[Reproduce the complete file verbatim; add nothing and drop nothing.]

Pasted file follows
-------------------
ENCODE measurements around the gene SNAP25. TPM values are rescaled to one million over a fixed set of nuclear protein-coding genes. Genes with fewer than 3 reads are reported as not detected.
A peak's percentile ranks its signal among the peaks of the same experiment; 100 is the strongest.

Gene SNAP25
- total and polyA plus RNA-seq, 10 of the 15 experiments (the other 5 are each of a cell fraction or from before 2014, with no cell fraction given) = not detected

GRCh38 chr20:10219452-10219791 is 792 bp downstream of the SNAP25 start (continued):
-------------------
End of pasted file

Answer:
ENCODE measurements around the gene SNAP25. TPM values are rescaled to one million over a fixed set of nuclear protein-coding genes. Genes with fewer than 3 reads are reported as not detected.
A peak's percentile ranks its signal among the peaks of the same experiment; 100 is the strongest.

Gene SNAP25
- total and polyA plus RNA-seq, 10 of the 15 experiments (the other 5 are each of a cell fraction or from before 2014, with no cell fraction given) = not detected

GRCh38 chr20:10219452-10219791 is 792 bp downstream of the SNAP25 start (continued):